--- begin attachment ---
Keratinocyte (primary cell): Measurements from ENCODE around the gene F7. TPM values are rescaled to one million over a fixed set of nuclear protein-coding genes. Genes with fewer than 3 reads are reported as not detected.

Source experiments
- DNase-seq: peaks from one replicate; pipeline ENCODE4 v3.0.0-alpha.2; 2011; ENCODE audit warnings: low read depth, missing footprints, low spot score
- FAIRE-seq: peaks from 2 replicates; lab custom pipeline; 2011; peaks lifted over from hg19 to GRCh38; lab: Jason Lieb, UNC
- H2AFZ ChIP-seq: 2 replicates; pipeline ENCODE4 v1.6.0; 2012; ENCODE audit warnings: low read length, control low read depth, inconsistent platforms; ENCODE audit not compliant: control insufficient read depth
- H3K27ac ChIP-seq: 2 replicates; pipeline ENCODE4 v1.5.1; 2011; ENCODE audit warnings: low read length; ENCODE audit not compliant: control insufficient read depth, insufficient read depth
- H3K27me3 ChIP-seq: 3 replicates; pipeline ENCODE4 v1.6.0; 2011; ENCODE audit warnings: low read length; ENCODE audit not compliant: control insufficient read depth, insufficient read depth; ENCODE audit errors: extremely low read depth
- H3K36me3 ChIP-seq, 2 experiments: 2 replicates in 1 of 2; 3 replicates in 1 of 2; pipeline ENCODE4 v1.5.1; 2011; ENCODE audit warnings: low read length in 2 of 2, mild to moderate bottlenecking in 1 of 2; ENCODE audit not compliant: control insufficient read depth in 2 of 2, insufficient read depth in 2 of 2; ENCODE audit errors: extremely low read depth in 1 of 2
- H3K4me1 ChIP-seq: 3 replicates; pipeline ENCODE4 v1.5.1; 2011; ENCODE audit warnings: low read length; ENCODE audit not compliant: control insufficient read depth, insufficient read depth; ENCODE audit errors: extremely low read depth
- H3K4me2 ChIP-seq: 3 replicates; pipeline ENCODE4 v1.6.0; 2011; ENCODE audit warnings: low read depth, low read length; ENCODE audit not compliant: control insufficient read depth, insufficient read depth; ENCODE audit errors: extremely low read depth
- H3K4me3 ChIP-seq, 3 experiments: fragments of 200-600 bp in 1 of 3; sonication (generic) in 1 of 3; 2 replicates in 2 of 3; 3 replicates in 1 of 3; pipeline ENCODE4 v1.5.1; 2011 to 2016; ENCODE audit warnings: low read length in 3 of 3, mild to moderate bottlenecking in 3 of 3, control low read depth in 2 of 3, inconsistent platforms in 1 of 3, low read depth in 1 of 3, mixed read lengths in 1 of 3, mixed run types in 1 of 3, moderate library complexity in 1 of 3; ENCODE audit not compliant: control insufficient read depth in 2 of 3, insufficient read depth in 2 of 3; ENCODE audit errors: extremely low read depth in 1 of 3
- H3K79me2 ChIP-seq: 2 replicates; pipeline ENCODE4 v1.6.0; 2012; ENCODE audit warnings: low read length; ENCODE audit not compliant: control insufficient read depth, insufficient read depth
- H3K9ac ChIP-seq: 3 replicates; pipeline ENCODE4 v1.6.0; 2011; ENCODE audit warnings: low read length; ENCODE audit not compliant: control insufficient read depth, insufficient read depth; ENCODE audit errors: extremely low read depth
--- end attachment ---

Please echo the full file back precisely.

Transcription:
Keratinocyte (primary cell): Measurements from ENCODE around the gene F7. TPM values are rescaled to one million over a fixed set of nuclear protein-coding genes. Genes with fewer than 3 reads are reported as not detected.

Source experiments
- DNase-seq: peaks from one replicate; pipeline ENCODE4 v3.0.0-alpha.2; 2011; ENCODE audit warnings: low read depth, missing footprints, low spot score
- FAIRE-seq: peaks from 2 replicates; lab custom pipeline; 2011; peaks lifted over from hg19 to GRCh38; lab: Jason Lieb, UNC
- H2AFZ ChIP-seq: 2 replicates; pipeline ENCODE4 v1.6.0; 2012; ENCODE audit warnings: low read length, control low read depth, inconsistent platforms; ENCODE audit not compliant: control insufficient read depth
- H3K27ac ChIP-seq: 2 replicates; pipeline ENCODE4 v1.5.1; 2011; ENCODE audit warnings: low read length; ENCODE audit not compliant: control insufficient read depth, insufficient read depth
- H3K27me3 ChIP-seq: 3 replicates; pipeline ENCODE4 v1.6.0; 2011; ENCODE audit warnings: low read length; ENCODE audit not compliant: control insufficient read depth, insufficient read depth; ENCODE audit errors: extremely low read depth
- H3K36me3 ChIP-seq, 2 experiments: 2 replicates in 1 of 2; 3 replicates in 1 of 2; pipeline ENCODE4 v1.5.1; 2011; ENCODE audit warnings: low read length in 2 of 2, mild to moderate bottlenecking in 1 of 2; ENCODE audit not compliant: control insufficient read depth in 2 of 2, insufficient read depth in 2 of 2; ENCODE audit errors: extremely low read depth in 1 of 2
- H3K4me1 ChIP-seq: 3 replicates; pipeline ENCODE4 v1.5.1; 2011; ENCODE audit warnings: low read length; ENCODE audit not compliant: control insufficient read depth, insufficient read depth; ENCODE audit errors: extremely low read depth
- H3K4me2 ChIP-seq: 3 replicates; pipeline ENCODE4 v1.6.0; 2011; ENCODE audit warnings: low read depth, low read length; ENCODE audit not compliant: control insufficient read depth, insufficient read depth; ENCODE audit errors: extremely low read depth
- H3K4me3 ChIP-seq, 3 experiments: fragments of 200-600 bp in 1 of 3; sonication (generic) in 1 of 3; 2 replicates in 2 of 3; 3 replicates in 1 of 3; pipeline ENCODE4 v1.5.1; 2011 to 2016; ENCODE audit warnings: low read length in 3 of 3, mild to moderate bottlenecking in 3 of 3, control low read depth in 2 of 3, inconsistent platforms in 1 of 3, low read depth in 1 of 3, mixed read lengths in 1 of 3, mixed run types in 1 of 3, moderate library complexity in 1 of 3; ENCODE audit not compliant: control insufficient read depth in 2 of 3, insufficient read depth in 2 of 3; ENCODE audit errors: extremely low read depth in 1 of 3
- H3K79me2 ChIP-seq: 2 replicates; pipeline ENCODE4 v1.6.0; 2012; ENCODE audit warnings: low read length; ENCODE audit not compliant: control insufficient read depth, insufficient read depth
- H3K9ac ChIP-seq: 3 replicates; pipeline ENCODE4 v1.6.0; 2011; ENCODE audit warnings: low read length; ENCODE audit not compliant: control insufficient read depth, insufficient read depth; ENCODE audit errors: extremely low read depth